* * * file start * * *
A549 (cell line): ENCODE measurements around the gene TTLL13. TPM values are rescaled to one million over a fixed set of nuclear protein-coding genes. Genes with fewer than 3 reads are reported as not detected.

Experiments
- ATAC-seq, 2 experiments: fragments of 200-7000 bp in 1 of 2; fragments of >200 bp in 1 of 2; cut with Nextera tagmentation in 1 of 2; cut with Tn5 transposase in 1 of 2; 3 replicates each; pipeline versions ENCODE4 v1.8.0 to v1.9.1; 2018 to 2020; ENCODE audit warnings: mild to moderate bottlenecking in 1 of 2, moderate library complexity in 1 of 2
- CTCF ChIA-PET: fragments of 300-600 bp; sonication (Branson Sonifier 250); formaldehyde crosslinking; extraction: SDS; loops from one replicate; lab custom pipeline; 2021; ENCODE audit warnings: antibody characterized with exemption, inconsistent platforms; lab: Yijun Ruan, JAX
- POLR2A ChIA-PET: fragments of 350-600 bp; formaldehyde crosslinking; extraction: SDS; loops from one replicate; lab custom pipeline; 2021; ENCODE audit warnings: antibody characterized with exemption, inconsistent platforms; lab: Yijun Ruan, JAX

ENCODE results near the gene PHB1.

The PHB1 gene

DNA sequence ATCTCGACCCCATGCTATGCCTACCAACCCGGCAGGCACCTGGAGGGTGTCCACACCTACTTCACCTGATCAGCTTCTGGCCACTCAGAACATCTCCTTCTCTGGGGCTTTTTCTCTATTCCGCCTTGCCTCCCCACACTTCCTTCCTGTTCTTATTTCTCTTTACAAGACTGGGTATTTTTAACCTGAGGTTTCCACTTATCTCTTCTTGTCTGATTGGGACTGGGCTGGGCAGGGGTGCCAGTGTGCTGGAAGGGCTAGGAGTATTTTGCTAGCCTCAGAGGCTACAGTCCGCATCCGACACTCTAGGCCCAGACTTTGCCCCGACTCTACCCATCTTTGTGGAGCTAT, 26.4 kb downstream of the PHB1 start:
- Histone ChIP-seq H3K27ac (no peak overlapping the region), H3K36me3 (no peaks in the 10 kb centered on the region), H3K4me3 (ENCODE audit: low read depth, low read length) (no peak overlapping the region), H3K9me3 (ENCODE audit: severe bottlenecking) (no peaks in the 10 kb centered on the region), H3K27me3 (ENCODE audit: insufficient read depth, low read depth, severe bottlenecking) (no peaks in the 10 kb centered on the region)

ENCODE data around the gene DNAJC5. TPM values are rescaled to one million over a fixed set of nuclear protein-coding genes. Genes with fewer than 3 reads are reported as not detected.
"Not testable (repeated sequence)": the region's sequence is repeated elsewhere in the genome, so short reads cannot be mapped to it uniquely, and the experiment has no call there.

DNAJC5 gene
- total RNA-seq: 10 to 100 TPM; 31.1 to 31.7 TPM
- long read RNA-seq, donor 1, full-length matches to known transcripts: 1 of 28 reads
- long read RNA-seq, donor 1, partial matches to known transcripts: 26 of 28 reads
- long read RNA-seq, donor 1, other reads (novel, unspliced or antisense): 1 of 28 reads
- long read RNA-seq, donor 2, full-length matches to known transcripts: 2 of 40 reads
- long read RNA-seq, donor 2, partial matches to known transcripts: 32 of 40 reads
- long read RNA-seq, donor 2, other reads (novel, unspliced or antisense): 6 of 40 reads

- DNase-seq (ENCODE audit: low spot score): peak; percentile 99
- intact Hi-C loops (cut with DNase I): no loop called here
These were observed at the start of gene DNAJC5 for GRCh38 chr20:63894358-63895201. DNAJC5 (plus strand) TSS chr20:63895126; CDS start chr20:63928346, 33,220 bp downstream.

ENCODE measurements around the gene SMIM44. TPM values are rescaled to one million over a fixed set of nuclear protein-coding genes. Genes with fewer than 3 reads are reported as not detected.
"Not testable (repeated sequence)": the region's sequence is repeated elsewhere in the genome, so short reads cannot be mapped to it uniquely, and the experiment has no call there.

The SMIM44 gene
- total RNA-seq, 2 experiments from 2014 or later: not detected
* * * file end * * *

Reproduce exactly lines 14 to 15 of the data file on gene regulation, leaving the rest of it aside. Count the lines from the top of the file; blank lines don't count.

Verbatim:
- long read RNA-seq, donor 1, full-length matches to known transcripts: 1 of 28 reads
- long read RNA-seq, donor 1, partial matches to known transcripts: 26 of 28 reads